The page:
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The Story of the A220, how it Came About and How it’s Becoming Popular


Aside from the fact that the Airbus A220 is the only airbus aircraft to not have a 3 in its name, the A220 is special from the fact that it isn’t fully made by Airbus, but instead a joint venture between them and Bombardier. This is all because of what some might call a mistake made by Boeing, causing Airbus to acquire a 50.01% stake in the company. In this article I explore its controversial creation, and why it’s needed.


The Airbus A220 was first named the “CSeries” by Bombardier, and was meant to cater to the demand of small aircraft in between their current-sized fleet and those larger already made by Airbus and Boeing. The particular area where it was expected to boom were the US markets, given there is always demand to be flying from small airports as there is no lack of them in the large country. At first, things were running smoothly and it was expected to enter commercial service in 2014, just one year after its first flight. However, things turned out not to go as planned, and the CSeries encountered issues on one of its test flights, causing it to miss the Farnborough air show, the largest in the industry, and delay its release. This was not good for the aircraft, nearly causing the project and the company to go bust, until financial aid was provided by the Canadian government.

Boeing’s crucial mistake

Eventually, these problems were fixed, and the first CSeries was delivered to SWISS on June 26, 2016. Eventually, more orders began to come for the new aircraft, including the critical ones in the US. In fact, Bombardier was offering Delta 75 of the aircraft at $20 million a piece, a price which was even lower than the cost to build them, and a cost which was just too good to refuse. However, this was contested and was seen to be Dumping, when a manufacturer essentially gives away its aircraft as sort-of “Samples”, and is illegal in the US and other countries. Boeing was quick to take action, claiming that it was stealing the market from its 737s, despite the fact that Delta had explicitly said that they weren’t looking to purchase the variants that Boeing were claiming to be losing out. It was then decided that, given Bombardier was a foreign company, the US government would impose a 300% import tariff, something near-destructible for the company.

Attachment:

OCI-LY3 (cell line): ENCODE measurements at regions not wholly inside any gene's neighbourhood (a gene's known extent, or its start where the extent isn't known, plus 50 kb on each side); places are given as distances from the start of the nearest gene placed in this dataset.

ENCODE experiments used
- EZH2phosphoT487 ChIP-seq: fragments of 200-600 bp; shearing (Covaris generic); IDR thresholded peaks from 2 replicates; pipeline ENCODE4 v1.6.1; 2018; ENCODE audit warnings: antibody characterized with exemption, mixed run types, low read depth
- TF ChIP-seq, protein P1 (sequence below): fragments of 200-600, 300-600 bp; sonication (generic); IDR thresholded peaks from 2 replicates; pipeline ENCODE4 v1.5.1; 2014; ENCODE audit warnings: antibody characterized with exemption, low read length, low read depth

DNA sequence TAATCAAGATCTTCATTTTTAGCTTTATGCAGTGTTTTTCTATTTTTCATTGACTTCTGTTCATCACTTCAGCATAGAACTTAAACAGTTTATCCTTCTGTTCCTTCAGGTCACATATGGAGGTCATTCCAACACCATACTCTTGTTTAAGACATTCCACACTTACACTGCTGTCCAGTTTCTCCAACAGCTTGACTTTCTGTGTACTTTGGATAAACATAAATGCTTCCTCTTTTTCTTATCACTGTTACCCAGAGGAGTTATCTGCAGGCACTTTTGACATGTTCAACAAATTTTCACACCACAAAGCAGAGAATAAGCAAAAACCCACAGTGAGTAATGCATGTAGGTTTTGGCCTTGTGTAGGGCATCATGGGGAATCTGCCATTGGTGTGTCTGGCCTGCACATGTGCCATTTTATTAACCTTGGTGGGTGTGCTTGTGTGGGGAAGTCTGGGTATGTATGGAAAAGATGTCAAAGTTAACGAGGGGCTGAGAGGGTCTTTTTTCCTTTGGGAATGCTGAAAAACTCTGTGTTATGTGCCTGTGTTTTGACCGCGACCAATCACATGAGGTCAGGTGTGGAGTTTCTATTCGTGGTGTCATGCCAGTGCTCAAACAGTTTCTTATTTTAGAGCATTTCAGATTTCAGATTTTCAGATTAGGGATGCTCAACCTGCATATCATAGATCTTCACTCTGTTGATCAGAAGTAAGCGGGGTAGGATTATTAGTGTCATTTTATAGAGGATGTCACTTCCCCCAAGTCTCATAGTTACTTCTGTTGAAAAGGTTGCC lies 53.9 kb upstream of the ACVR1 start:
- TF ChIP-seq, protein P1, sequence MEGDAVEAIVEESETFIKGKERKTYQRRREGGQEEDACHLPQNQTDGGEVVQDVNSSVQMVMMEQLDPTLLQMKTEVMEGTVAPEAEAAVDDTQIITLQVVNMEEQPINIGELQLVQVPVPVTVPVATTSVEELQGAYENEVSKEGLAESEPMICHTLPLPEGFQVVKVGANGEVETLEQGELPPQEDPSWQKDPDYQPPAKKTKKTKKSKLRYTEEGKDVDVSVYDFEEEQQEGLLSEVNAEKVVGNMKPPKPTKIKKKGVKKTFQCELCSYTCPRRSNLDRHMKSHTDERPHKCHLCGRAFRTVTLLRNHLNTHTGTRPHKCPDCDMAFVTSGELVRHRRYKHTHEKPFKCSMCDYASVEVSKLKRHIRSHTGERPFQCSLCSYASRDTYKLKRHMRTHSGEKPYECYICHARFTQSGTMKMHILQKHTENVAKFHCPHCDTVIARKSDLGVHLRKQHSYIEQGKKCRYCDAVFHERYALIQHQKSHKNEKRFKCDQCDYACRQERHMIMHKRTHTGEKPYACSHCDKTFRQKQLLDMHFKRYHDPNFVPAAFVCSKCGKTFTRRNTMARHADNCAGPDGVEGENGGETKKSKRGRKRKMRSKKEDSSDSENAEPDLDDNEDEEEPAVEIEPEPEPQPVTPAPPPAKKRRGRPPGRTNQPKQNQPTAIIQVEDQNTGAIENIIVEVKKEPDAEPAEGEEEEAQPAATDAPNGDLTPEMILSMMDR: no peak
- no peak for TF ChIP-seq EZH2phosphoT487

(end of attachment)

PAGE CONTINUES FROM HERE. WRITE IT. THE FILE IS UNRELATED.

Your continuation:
Airbus saves the day

However, Airbus decided to step in and acquire a 50% stake in the company, something beneficial for both parties concerned. This was good for Bombardier, as Airbus has its final assembly station situated in Alabama in the US, meaning that seen as the aircraft technically wasn’t foreign, the import tariff wouldn’t be imposed on it. This would also help Airbus, as it would mean that the company would now profit off of an aircraft which had no competitors at the time. This allowed the aircraft to be reintroduced to the US market, allowing it to thrive.

Where it is now

Now, the CSeries has been re-branded to be the Airbus A220, a move which has knocked it out of the park for the world’s largest aircraft manufacturer. This has allowed airbus to spend absolutely no money on development, and come away with an excellent aircraft, which is dominating its playing field. As of April 2023, 251 aircraft have been delivered, with another 785 firm orders. The airlines operating the aircraft include Delta, JetBlue, SWISS and airBaltic, who operate a fleet solely made up of the A220. When Aviation for Aviators asked their CEO, Martin Gauss, about the aircraft, he said that “The aircraft has performed beyond the company’s expectations, delivering better overall performance, fuel efficiency, and convenience for both passengers and the staff.”